DETROIT (AP) — Lured by the government’s “cash for clunkers” campaign, car and truck buyers started returning to showrooms last month, as Ford Motor Co. reported its first U.S. sales increase in nearly two years and other major automakers said sales showed signs of stability.
Other automakers, such as Hyundai and Subaru, turned in stronger performances. July sales, if converted to an annual rate, could top 10 million cars and trucks, the first month this year that sales rose above that depressed level. As recently as 2007, car and light truck sales topped 16 million vehicles, but the recession, tight credit and a lack of consumer confidence sent sales plunging late last year.
Ford, led by the redesigned midsize Ford Fusion, and strong sales of the Escape crossover vehicle and F-series pickup line, offered encouraging signs for industry analysts who predicted a modest improvement in the second-half of the year.
July sales of Ford, Lincoln, and Mercury light vehicles rose 1.6 percent from the same month last year. It was the first year-over-year rise since November 2007. Ford sold 158,354 vehicles, a 2.2 percent increase over June’s figures, showing that the worst U.S. auto sales slump in a quarter-century may be easing.
Meanwhile, crosstown rival Chrysler Group LLC posted a smaller year-over-year sales drop compared with recent months. The Auburn Hills automaker, which emerged from bankruptcy protection earlier this year, said its sales fell 9.4 percent and received help from heavy incentives and the cash for clunkers program.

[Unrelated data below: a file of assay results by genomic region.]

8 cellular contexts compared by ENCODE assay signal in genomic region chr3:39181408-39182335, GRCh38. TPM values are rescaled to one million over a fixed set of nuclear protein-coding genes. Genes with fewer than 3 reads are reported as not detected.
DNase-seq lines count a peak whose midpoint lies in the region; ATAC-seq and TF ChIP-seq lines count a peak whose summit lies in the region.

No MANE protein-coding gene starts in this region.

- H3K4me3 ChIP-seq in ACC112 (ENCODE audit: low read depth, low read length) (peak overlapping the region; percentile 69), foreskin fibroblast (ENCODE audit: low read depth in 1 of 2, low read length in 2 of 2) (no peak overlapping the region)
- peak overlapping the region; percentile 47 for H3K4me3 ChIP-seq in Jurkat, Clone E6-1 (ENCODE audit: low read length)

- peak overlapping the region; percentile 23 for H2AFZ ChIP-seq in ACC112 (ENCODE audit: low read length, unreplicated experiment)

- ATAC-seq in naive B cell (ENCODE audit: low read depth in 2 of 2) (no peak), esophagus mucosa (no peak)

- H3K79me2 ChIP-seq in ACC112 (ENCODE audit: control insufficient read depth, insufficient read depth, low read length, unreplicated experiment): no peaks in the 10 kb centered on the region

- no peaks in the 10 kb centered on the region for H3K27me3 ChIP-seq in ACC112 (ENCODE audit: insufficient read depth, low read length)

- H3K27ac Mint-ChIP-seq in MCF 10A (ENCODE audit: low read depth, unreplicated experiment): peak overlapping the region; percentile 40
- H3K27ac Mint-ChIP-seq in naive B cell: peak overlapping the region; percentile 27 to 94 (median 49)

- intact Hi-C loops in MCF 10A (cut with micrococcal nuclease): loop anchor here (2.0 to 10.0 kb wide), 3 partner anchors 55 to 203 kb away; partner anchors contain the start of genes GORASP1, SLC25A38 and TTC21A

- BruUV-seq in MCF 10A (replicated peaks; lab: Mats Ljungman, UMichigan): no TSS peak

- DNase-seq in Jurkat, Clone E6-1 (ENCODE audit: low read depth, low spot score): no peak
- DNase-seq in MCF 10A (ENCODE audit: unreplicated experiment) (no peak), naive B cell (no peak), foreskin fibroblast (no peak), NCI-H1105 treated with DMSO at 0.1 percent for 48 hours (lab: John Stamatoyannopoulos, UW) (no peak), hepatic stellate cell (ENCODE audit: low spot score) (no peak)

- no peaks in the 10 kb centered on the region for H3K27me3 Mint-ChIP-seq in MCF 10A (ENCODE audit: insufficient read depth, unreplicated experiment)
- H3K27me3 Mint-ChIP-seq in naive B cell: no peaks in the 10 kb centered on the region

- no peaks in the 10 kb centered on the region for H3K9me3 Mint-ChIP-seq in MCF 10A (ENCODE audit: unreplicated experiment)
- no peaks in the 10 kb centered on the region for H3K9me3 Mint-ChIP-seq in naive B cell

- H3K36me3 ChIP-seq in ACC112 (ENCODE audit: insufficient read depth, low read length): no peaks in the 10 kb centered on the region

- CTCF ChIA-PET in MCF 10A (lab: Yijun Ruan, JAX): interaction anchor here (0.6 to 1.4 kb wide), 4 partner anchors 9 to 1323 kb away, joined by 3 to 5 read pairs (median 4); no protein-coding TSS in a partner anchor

Officially called the Car Allowance Rebate System, or CARS, the program offers owners of old cars and trucks $3,500 or $4,500 toward a new, more fuel-efficient vehicle, in exchange for scrapping their old vehicle.
Congress approved the plan early in July, but the government considered suspending it on Thursday after an overwhelming response threatened to deplete the $1 billion allocated for the rebates.
But the program continued and the House voted to allocate another $2 billion to keep the sales going. The program’s fate hangs on whether the Senate will vote to extend more funds this week.
Cash for clunkers drove a surge of shoppers into dealerships over the last week, stunning automakers and dealers and overwhelming the program’s Web site. The Obama administration pressured the Senate on Monday to speed more funding to the program, which is rapidly blowing through its initial funds.
Officials said the program is succeeding in improving the efficiency of vehicles on the road. One official said the average fuel economy of new vehicles purchased through the program was 25.4 miles per gallon and the average fuel efficiency of the trade-ins was 15.8 mpg, representing a 9.6 mpg fuel economy increase.
The clunkers program boosted Ford’s sales despite concerns about whether it would be suspended during the final two sales days of the month. The program was expected to boost industry sales overall, which were down 35 percent in the first half of 2009.